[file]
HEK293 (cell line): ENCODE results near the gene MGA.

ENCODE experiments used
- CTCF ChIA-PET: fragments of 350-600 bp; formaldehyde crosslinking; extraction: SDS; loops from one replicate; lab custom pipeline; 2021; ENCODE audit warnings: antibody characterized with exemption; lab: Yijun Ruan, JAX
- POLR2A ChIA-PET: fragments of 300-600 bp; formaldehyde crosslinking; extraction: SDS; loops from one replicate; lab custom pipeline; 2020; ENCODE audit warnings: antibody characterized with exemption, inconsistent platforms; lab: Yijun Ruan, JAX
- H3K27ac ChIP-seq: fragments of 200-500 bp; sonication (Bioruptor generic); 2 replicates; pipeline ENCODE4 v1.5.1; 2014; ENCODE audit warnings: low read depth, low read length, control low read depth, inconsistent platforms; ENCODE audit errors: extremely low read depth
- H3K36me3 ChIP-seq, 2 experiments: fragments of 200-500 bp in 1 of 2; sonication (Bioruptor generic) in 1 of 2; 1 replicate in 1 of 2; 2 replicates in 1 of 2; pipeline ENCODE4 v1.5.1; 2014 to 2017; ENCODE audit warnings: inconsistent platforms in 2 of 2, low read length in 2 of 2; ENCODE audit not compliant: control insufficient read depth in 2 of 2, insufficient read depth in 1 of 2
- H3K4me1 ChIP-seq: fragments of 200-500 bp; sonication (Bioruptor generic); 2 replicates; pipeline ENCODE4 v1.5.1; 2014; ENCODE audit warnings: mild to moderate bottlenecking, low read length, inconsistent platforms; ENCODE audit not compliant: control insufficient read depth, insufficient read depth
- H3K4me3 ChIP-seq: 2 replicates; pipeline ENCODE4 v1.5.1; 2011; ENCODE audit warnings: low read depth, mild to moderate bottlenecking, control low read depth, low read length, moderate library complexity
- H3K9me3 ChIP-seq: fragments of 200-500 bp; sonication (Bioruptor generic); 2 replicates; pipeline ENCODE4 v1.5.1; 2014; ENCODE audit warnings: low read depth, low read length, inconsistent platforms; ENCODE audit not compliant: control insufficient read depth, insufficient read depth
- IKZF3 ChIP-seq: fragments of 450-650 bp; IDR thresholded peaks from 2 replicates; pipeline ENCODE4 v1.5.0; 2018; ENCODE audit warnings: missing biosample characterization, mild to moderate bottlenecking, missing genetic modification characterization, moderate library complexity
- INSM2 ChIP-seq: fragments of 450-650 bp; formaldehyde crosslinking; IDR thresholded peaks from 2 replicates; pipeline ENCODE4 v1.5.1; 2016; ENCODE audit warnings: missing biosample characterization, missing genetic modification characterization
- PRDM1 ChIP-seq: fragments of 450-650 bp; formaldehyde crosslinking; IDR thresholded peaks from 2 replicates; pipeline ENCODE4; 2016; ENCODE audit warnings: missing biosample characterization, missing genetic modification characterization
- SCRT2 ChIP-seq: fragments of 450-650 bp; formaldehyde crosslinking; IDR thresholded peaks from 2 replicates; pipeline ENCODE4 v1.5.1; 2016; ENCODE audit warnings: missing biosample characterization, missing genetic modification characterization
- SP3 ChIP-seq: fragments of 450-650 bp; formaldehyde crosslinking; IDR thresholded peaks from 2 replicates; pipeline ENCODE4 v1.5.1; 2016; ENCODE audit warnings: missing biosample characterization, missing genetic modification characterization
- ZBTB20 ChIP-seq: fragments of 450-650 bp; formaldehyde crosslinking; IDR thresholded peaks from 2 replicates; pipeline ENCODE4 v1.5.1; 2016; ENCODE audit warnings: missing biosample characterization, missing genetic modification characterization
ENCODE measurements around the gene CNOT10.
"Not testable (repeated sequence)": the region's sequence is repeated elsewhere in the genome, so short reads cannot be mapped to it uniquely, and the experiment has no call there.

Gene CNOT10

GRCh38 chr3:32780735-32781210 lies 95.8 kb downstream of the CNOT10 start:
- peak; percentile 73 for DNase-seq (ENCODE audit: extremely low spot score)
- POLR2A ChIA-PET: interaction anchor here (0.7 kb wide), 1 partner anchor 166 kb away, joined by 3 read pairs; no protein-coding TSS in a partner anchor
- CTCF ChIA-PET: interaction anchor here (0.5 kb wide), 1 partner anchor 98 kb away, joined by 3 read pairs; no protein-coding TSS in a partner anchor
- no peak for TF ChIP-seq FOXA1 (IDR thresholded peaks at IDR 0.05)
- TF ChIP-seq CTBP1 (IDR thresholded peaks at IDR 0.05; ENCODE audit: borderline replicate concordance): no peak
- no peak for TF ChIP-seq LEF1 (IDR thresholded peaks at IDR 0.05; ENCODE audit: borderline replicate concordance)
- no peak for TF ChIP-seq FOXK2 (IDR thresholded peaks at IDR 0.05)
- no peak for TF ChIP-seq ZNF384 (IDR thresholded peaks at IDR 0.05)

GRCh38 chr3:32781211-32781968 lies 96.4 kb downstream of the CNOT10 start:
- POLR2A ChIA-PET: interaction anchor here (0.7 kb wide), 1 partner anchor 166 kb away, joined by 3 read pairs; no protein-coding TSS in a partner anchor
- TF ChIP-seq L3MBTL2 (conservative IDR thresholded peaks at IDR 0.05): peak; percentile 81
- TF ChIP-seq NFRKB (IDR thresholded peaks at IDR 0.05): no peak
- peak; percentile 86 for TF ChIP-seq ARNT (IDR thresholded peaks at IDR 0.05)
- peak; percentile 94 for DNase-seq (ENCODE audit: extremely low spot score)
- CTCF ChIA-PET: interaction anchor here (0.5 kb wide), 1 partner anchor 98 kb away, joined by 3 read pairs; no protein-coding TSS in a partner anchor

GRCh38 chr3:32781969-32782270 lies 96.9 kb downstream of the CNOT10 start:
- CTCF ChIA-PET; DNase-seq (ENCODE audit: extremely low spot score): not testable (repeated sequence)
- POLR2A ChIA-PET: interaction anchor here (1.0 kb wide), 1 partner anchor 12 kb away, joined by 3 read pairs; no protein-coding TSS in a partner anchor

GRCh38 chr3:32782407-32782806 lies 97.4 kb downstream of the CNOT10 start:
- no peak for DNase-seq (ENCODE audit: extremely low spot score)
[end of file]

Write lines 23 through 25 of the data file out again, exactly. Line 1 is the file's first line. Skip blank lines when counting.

- no peak for TF ChIP-seq FOXA1 (IDR thresholded peaks at IDR 0.05)
- TF ChIP-seq CTBP1 (IDR thresholded peaks at IDR 0.05; ENCODE audit: borderline replicate concordance): no peak
- no peak for TF ChIP-seq LEF1 (IDR thresholded peaks at IDR 0.05; ENCODE audit: borderline replicate concordance)